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Vision and Change Teacher-Recommended Collection: A cohesive histology collection for the undergraduate A&P classroom

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Description Collection Description
3 pedagogy resources to inspire instructors plus 2 histology sites for students to use when microscopes are not available

How were the items in this collection used?
I used the 3 pedagogy resources to construct a cohesive and deliberate delivery of histology to my students. After presenting all of the tissue types, I assigned the students the 2 histology sites as "homework" so that they could review the images many times.

Who used this collection?
The collection is partially for the A&P instructor (the 3 pedagogy items) and partially for the students (the 2 histology sites)

Which of the V&C Core Concepts does this collection address?
Structure & Function ('Basic units of structure define the function of all living things.')
Discussion of structure leading to function is found as a theme in both the 3 pedagogy resources and the 2 histology galleries.

Systems ('Living systems are interconnected and interacting.')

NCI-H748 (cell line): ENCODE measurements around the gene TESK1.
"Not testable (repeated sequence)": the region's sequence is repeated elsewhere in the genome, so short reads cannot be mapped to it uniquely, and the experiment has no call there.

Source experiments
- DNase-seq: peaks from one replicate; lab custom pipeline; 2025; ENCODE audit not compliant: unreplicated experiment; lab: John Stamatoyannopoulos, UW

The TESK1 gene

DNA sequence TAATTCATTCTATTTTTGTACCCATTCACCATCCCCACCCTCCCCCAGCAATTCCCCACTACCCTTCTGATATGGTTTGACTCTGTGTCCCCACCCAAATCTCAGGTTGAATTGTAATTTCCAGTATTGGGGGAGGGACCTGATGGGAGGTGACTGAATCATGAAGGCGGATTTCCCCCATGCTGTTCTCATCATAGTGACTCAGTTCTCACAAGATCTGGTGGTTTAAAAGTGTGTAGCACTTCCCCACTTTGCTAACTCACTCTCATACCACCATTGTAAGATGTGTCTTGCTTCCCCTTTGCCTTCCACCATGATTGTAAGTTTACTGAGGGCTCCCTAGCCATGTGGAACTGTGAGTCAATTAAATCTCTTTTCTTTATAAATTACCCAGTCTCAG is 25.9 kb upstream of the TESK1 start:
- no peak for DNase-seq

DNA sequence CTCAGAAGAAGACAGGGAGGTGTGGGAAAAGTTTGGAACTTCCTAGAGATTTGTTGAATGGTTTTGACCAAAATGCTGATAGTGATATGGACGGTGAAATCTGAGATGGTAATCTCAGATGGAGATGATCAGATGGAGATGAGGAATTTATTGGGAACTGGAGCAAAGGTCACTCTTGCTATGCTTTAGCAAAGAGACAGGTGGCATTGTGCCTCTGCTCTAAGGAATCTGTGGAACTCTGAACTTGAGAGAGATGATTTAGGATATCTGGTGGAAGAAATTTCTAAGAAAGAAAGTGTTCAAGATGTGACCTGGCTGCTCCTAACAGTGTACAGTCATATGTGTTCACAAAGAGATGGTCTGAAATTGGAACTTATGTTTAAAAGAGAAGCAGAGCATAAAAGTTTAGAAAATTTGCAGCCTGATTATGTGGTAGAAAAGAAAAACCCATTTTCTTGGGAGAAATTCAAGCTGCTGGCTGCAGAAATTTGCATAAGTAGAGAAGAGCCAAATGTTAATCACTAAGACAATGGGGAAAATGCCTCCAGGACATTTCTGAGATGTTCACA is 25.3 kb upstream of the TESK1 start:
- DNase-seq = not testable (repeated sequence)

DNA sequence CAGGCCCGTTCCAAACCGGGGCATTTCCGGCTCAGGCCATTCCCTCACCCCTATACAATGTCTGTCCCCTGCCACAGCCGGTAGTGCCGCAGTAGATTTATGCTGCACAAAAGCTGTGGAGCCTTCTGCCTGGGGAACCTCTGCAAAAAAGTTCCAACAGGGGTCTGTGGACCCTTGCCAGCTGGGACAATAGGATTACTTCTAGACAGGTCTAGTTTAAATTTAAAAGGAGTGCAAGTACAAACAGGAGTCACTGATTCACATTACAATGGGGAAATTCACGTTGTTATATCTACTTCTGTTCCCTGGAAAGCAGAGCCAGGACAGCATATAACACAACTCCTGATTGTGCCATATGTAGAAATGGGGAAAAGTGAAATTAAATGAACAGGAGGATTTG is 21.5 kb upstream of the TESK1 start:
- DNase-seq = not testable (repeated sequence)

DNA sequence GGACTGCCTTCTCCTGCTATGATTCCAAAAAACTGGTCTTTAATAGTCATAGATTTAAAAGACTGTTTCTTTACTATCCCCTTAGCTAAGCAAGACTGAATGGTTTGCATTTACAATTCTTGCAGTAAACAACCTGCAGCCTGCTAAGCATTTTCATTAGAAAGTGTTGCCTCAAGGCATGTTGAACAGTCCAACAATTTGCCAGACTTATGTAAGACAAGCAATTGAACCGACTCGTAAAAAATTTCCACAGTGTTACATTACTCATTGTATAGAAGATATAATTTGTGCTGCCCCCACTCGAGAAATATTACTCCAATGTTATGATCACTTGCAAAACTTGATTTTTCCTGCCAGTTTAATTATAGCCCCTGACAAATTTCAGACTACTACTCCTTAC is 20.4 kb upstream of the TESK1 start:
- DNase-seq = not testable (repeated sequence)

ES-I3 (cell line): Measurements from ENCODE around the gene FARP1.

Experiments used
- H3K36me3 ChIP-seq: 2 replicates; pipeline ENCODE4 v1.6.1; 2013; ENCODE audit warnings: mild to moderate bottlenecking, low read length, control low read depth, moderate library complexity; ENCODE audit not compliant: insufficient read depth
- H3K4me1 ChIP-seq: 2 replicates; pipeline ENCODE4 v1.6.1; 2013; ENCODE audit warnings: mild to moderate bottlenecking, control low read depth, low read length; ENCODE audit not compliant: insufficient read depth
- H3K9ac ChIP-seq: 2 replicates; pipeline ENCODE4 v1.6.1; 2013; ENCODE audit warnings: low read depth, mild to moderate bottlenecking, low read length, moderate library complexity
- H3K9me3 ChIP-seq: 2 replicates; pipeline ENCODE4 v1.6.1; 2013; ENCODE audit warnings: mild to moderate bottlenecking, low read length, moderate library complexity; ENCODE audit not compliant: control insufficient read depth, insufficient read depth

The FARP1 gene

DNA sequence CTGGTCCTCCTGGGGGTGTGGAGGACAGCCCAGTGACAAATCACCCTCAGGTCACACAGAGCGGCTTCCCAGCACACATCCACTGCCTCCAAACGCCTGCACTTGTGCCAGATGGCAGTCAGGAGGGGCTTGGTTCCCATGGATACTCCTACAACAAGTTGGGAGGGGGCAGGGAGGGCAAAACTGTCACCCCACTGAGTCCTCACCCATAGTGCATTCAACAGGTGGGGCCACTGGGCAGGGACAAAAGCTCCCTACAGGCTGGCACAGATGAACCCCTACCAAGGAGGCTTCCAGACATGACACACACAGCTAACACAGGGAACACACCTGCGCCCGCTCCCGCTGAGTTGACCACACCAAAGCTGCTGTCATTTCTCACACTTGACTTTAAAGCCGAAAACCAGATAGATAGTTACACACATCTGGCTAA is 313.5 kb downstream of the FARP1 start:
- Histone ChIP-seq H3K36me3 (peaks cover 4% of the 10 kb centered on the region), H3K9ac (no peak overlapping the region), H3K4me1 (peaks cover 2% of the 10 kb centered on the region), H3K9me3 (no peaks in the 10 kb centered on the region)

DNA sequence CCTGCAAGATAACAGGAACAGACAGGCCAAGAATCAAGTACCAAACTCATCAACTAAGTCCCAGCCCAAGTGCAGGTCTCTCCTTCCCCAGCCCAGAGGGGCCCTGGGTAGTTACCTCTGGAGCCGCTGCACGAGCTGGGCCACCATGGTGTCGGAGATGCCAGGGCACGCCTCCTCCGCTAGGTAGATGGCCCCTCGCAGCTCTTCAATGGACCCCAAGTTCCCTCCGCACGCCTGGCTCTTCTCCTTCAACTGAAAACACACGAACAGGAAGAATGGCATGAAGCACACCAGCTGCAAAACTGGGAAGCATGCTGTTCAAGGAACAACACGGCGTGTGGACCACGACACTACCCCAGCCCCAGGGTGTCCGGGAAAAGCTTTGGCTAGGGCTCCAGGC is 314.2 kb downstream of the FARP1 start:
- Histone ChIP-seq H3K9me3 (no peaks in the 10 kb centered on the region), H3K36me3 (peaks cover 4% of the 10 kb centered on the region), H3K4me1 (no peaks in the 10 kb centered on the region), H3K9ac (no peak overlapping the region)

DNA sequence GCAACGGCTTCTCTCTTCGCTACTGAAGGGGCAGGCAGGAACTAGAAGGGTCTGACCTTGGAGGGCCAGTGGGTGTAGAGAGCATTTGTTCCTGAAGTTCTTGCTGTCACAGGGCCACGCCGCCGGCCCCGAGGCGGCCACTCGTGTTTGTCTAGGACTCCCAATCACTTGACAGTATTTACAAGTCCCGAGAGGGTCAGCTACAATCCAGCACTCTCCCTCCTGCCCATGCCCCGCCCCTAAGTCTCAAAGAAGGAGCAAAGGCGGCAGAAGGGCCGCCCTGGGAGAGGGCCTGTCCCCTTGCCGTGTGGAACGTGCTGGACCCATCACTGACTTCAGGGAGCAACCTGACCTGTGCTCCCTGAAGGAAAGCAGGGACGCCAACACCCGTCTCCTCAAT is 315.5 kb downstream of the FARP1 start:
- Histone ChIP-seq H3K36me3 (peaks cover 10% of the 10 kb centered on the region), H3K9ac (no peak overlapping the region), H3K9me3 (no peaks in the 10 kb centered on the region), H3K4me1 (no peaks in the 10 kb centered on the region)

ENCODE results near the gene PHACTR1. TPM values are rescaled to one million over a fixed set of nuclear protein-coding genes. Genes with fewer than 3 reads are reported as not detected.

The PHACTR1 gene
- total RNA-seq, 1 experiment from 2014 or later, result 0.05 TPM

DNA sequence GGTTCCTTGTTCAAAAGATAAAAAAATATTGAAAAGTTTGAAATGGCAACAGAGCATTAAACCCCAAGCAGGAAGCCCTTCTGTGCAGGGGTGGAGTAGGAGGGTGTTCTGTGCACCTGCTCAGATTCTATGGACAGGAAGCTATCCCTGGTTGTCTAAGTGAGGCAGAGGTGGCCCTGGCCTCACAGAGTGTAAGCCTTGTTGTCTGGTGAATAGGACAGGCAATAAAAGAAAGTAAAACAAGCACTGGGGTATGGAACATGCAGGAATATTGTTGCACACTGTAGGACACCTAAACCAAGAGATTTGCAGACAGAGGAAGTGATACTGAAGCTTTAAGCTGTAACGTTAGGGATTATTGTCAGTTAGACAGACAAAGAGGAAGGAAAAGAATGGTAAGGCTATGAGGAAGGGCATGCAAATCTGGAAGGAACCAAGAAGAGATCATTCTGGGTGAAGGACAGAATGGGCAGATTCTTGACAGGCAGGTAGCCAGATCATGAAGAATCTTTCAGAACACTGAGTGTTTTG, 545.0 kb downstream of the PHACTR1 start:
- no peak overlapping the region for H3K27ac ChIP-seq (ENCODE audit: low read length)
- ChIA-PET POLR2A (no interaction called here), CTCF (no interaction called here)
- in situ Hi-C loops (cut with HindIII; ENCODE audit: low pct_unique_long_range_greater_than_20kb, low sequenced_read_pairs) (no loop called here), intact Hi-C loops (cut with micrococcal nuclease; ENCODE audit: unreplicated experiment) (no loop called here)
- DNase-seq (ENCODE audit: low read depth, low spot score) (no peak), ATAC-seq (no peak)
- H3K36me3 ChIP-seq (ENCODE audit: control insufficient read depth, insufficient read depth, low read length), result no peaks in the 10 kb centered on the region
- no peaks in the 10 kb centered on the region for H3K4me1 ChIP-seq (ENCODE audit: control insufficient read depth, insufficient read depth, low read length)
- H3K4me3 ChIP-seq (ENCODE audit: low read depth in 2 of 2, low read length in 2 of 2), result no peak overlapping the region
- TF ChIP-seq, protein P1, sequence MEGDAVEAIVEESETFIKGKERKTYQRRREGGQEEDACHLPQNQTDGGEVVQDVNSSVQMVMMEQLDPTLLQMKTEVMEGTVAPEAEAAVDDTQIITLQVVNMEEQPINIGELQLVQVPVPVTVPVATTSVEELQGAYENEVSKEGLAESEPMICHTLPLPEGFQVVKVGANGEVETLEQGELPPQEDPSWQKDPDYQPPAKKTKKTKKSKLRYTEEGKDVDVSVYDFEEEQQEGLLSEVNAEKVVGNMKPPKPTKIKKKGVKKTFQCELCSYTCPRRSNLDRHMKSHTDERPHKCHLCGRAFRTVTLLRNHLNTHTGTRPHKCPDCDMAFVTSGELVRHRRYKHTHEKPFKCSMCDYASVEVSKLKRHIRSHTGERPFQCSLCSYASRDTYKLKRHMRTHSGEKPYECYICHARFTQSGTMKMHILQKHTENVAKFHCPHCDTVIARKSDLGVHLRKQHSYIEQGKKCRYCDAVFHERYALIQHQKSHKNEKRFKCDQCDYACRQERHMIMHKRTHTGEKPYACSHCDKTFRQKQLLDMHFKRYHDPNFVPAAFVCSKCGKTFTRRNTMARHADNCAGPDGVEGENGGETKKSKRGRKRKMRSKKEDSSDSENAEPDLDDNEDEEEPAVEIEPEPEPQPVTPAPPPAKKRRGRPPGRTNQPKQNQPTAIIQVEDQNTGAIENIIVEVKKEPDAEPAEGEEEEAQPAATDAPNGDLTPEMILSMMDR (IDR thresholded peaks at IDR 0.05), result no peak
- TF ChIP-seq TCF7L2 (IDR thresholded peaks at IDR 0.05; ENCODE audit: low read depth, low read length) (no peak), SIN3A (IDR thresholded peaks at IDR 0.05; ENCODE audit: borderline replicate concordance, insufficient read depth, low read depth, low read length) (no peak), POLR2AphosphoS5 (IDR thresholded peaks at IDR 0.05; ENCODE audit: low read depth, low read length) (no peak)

The idea of tissue types each serving specialized purposes that must come together in the whole organism is addressed in several of the pedagogy resources.

Which of the V&C Core Competencies and Disciplinary Practices does this collection address?
Ability to Apply the Process of Science ('Biology is evidence based and grounded in the formal practices of observation, experimentation, and hypothesis testing.')
Students are being asked to employ their powers of observation as a core skill in histology.

Ability to Use Quantitative Reasoning ('Biology relies on applications of quantitative analysis and mathematical reasoning.')
The proper identification of histological slides depends on solid reasoning skills. The implementation teaching strategies that promote student reasoning is discussed.

Ability to Understand the Relationship between Science and Society ('Biology is conducted in a societal context.')
The use of pathologies, discussed by one of the three pedagogy resources and highlighted in one of the histology galleries allows students to connect the science they are learning to its use in society.

Please enter suggestions for colleagues.
I found all 3 of the pedagogy resources to be highly inspiring. It did not take me very much time to tweak and add to my existing histology presentation in order to incorporate some new and thoughtful ideas to help my students. Anything that you can do to encourage/force your students to spend time with the 2 histology sites is very beneficial to the students. I repeat the phrase "time viewing slides = success" for this section of the course.

Type of Resource Annotated Collection
Format Multiple Formats
Hilary Engebretson, Whatcom Community College
Grade/Age Levels Undergraduate lower division (Grades 13-14)
Undergraduate upper division (Grades 15-16)
Professional (degree program)
Learning Time <=1 hour
Language English